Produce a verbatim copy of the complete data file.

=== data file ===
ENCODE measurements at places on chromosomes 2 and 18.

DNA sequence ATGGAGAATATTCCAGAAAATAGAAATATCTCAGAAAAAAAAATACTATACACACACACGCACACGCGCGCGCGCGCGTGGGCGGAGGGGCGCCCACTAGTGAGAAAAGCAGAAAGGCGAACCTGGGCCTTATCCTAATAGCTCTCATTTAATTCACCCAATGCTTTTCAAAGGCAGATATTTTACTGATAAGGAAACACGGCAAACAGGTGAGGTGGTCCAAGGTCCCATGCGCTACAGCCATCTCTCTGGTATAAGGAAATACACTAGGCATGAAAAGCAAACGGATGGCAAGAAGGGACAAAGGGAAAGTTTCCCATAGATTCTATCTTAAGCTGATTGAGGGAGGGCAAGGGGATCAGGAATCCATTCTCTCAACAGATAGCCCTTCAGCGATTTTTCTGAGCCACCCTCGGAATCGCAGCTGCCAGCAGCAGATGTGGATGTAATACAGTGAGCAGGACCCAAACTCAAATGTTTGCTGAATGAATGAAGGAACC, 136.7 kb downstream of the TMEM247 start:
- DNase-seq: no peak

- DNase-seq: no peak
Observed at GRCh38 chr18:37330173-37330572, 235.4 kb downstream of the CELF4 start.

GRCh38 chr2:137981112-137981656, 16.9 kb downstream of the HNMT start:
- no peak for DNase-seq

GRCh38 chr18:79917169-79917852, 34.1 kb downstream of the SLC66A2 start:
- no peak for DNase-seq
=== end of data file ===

ENCODE measurements at places on chromosomes 2 and 18.

DNA sequence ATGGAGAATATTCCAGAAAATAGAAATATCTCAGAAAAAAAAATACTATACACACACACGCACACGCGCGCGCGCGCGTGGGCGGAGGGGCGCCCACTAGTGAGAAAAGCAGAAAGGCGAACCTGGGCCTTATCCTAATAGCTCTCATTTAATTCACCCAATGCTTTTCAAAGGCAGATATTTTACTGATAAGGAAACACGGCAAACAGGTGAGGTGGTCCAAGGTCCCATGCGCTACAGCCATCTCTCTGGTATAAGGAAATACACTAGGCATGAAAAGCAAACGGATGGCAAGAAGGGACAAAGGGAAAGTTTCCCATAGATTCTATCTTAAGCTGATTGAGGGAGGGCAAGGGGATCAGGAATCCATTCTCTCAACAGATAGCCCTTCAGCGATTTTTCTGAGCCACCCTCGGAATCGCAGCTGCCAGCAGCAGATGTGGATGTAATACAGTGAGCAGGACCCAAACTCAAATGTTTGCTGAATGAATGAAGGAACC, 136.7 kb downstream of the TMEM247 start:
- DNase-seq: no peak

- DNase-seq: no peak
Observed at GRCh38 chr18:37330173-37330572, 235.4 kb downstream of the CELF4 start.

GRCh38 chr2:137981112-137981656, 16.9 kb downstream of the HNMT start:
- no peak for DNase-seq

GRCh38 chr18:79917169-79917852, 34.1 kb downstream of the SLC66A2 start:
- no peak for DNase-seq